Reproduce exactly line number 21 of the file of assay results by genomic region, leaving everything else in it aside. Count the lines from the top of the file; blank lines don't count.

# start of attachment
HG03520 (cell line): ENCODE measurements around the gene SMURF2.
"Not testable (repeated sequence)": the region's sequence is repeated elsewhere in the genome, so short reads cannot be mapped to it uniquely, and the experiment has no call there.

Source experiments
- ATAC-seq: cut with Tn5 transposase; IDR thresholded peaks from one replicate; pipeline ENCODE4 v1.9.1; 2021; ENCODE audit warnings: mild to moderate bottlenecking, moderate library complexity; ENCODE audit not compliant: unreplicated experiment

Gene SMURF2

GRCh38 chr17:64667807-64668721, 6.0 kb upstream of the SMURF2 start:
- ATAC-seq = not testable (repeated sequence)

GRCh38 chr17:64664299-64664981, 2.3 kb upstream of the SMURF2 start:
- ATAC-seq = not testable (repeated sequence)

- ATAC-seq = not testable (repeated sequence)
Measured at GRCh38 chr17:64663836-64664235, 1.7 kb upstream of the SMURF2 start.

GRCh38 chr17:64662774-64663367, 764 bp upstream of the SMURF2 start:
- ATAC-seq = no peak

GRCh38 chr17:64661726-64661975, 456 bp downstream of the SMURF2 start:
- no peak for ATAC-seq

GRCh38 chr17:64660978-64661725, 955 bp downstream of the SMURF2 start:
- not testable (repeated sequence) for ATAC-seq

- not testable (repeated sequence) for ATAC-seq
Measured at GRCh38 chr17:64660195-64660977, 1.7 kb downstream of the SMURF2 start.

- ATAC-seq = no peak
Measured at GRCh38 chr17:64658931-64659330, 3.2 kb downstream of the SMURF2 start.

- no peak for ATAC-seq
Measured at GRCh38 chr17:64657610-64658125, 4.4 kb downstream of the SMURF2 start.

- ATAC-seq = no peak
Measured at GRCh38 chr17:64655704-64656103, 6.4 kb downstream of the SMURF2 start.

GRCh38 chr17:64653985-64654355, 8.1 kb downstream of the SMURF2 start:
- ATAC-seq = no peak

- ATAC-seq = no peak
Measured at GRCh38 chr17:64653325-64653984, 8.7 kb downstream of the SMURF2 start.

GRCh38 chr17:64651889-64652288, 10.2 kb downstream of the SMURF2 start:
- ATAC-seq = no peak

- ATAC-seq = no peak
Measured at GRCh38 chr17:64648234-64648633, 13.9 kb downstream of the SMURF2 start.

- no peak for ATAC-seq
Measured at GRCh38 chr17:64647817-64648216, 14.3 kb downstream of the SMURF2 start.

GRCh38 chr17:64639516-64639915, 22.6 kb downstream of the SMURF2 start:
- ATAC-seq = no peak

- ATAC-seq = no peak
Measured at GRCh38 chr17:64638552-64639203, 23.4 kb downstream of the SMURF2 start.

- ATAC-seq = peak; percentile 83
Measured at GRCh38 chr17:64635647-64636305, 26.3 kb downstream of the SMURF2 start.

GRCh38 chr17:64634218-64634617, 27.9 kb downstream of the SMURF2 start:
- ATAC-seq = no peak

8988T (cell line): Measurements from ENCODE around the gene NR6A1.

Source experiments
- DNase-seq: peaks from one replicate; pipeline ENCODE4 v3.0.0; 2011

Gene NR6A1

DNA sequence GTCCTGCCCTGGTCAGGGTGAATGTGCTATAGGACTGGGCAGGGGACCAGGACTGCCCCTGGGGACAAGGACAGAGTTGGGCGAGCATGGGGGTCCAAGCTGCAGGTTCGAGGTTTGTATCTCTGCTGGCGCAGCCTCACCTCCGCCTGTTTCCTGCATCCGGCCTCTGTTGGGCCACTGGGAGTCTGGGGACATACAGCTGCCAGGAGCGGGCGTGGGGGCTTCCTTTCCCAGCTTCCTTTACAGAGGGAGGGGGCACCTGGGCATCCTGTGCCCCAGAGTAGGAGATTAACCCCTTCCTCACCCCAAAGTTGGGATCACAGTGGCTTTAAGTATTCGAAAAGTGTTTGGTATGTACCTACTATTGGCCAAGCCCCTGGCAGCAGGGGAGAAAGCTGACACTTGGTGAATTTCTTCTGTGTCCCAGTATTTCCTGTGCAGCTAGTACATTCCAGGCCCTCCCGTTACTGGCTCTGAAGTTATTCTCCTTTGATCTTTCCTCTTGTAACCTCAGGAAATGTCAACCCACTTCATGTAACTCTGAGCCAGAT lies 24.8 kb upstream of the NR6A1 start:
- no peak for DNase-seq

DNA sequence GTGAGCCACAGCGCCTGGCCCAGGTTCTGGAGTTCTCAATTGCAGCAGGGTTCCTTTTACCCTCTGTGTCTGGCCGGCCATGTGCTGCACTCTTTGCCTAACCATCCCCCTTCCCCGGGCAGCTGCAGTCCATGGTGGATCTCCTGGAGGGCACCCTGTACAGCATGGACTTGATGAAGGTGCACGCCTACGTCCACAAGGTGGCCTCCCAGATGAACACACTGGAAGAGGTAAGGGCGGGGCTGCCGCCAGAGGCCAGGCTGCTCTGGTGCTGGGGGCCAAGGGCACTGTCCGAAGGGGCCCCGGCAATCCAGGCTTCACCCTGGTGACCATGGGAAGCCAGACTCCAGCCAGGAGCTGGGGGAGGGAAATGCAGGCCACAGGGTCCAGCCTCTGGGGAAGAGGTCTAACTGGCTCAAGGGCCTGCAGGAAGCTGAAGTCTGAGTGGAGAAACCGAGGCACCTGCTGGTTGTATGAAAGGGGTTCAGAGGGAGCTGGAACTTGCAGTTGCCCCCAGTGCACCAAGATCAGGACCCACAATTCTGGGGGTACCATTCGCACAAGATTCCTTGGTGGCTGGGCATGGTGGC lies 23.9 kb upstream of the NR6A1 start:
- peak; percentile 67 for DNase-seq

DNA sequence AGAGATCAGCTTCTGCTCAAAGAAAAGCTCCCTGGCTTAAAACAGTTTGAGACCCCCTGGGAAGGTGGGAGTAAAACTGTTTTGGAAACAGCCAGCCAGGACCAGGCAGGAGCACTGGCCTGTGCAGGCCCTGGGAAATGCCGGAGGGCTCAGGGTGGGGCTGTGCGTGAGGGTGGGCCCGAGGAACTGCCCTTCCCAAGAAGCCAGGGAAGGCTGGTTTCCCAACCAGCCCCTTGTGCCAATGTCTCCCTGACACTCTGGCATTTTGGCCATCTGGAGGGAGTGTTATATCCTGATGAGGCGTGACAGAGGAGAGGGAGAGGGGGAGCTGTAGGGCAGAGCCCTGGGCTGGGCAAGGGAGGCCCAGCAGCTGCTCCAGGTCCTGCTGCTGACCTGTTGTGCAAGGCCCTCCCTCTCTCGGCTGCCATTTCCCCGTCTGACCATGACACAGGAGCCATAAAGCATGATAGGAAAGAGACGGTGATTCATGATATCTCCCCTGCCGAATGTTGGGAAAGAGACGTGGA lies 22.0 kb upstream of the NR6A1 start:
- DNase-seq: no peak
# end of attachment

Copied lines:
Measured at GRCh38 chr17:64658931-64659330, 3.2 kb downstream of the SMURF2 start.